Sing along, now, to the stirring lyrics of "The Weedman," the crunkish song at the heart of the latest copyright infringement ruling by the 11th Circuit Court of Appeals.
We smoke everyday
On an average 9,10,11,12 even 13 blunts
But when we on our last
And we ain't got no mo grass
Its time to re up
Got to hurry up
Go and re up
Here's the artistic context, noted by the 11th Circuit: the rapper "Lil Jon came up with the idea for a song about calling a 'weedman' after someone suggested they call a supplier of marijuana or 'weed.'" A musician named Redwin Wilchombe, inspired, thereupon sang a chorus and melody. Lil Jon offered suggestions, Wilchombe revised and extended his piece, and a version eventually ended up on the album "Kings of Crunk," which sold about two million copies.
Wilchombe apparently was never paid or credited for the work. He sued, claiming copyright infringement and breach of fiduciary duty.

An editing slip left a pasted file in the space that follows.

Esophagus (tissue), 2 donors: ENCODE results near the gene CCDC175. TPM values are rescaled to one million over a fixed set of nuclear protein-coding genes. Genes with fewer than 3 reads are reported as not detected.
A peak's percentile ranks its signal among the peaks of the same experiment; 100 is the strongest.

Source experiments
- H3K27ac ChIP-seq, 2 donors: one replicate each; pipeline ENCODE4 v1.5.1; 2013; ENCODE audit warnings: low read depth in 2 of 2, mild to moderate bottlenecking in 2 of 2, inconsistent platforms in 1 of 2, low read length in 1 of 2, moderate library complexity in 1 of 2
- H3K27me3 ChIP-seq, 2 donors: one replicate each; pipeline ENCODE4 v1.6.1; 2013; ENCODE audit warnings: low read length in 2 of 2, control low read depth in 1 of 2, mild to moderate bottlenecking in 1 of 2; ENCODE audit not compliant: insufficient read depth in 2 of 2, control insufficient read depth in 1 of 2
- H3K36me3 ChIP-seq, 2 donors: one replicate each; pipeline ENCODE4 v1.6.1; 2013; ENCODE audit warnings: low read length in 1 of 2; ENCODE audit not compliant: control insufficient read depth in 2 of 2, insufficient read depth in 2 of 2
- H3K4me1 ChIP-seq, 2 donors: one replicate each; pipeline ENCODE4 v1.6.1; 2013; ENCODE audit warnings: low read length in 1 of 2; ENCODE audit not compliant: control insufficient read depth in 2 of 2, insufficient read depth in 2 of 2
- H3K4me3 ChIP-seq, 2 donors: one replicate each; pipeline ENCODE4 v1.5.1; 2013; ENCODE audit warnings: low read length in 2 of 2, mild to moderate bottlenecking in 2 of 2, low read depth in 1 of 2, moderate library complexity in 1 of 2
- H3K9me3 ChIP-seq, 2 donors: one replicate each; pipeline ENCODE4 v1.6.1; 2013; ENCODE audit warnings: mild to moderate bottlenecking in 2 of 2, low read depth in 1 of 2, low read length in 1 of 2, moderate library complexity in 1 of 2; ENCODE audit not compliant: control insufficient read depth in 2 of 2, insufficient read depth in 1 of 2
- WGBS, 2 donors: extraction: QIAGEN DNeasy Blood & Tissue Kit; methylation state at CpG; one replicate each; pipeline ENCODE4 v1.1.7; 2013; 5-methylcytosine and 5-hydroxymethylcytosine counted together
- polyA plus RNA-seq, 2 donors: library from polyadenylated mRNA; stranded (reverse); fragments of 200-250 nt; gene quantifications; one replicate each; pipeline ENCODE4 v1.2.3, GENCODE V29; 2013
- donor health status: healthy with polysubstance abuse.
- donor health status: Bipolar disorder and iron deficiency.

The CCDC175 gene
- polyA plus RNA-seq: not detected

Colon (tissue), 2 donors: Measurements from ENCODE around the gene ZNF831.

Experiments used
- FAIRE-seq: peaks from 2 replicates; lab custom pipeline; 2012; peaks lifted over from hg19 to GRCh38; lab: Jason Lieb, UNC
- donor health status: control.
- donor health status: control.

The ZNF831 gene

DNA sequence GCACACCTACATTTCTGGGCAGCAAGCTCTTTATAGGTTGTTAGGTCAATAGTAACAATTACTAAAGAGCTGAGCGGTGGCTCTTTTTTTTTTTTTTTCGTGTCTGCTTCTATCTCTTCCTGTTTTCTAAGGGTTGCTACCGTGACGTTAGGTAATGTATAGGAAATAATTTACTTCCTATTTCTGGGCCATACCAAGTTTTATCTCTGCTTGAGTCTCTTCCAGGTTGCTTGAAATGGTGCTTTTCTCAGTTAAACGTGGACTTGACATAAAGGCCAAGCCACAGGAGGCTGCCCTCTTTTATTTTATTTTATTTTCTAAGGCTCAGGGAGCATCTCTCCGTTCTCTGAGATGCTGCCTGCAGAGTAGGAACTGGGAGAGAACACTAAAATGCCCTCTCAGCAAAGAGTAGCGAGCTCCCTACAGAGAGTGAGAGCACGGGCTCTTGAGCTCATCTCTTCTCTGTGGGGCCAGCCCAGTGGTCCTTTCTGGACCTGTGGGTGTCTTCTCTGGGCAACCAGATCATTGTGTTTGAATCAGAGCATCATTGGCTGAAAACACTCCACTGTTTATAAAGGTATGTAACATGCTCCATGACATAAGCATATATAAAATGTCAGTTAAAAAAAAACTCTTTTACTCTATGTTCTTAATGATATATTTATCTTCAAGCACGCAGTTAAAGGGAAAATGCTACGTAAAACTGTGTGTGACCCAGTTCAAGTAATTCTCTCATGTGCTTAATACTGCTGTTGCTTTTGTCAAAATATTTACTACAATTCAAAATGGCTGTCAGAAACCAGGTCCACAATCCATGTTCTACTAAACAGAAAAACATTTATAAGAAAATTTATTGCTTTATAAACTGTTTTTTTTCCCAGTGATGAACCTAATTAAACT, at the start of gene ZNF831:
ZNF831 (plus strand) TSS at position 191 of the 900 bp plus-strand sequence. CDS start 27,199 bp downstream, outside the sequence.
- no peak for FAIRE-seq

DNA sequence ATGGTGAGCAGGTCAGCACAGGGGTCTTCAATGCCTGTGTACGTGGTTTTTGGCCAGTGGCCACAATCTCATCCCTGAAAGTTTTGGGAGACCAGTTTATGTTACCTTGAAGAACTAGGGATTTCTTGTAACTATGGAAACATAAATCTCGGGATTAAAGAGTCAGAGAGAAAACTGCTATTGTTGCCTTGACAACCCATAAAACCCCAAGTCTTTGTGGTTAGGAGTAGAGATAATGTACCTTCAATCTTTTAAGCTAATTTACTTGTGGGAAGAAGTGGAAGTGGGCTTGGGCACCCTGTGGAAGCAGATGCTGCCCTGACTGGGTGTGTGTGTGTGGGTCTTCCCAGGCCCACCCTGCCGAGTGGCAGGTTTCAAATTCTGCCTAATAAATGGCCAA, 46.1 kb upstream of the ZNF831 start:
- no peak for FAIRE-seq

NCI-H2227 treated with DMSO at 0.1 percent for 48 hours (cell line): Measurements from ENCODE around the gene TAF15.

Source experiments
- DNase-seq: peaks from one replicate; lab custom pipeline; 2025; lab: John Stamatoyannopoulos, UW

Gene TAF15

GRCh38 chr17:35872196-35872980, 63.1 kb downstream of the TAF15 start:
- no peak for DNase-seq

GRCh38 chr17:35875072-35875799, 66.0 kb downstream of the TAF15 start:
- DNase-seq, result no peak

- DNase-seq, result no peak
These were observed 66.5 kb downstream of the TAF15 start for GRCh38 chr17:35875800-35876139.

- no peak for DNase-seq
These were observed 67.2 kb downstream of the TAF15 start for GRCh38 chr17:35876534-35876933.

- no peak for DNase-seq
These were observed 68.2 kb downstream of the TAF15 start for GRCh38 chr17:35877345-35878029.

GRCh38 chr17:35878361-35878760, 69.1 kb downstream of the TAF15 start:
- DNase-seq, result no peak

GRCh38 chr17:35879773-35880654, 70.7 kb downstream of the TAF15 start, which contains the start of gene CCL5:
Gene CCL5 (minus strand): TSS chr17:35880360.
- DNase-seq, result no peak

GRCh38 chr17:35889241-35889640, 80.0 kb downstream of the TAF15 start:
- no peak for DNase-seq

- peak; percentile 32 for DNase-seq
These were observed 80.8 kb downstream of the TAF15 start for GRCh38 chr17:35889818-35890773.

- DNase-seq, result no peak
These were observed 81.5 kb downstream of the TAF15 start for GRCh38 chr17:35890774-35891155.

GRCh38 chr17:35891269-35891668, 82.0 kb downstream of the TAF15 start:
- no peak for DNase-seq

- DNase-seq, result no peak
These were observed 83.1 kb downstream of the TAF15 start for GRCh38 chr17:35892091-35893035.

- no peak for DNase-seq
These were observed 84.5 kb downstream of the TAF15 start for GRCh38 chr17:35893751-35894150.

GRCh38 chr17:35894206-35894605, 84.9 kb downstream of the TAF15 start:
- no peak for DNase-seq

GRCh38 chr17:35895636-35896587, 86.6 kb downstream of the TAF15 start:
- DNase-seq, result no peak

The 11th Circuit, though, concluded Wilchombe had granted an "implied license" to his work through his conduct, explaining hat "it is common practice in the music industry for an artist getting a big break into production to receive only credit for his work." It's, you know, pro bono rapping. Maybe, Judge Robert Lewis Hinkle noted, Wilchombe might have had a case if instead of copyright infringement or breach of fiduciary duty he tried instead to demand royalties as a co-author. But it's too late, now; time, perhaps to follow the song's advice and:
Nine getting kinda chinky in my eyes yea
Ten I think I'm gonna smoke some again (yea)
Eleven I'm trying to get back to the heavens
Twelve damn this weed is good as hell yea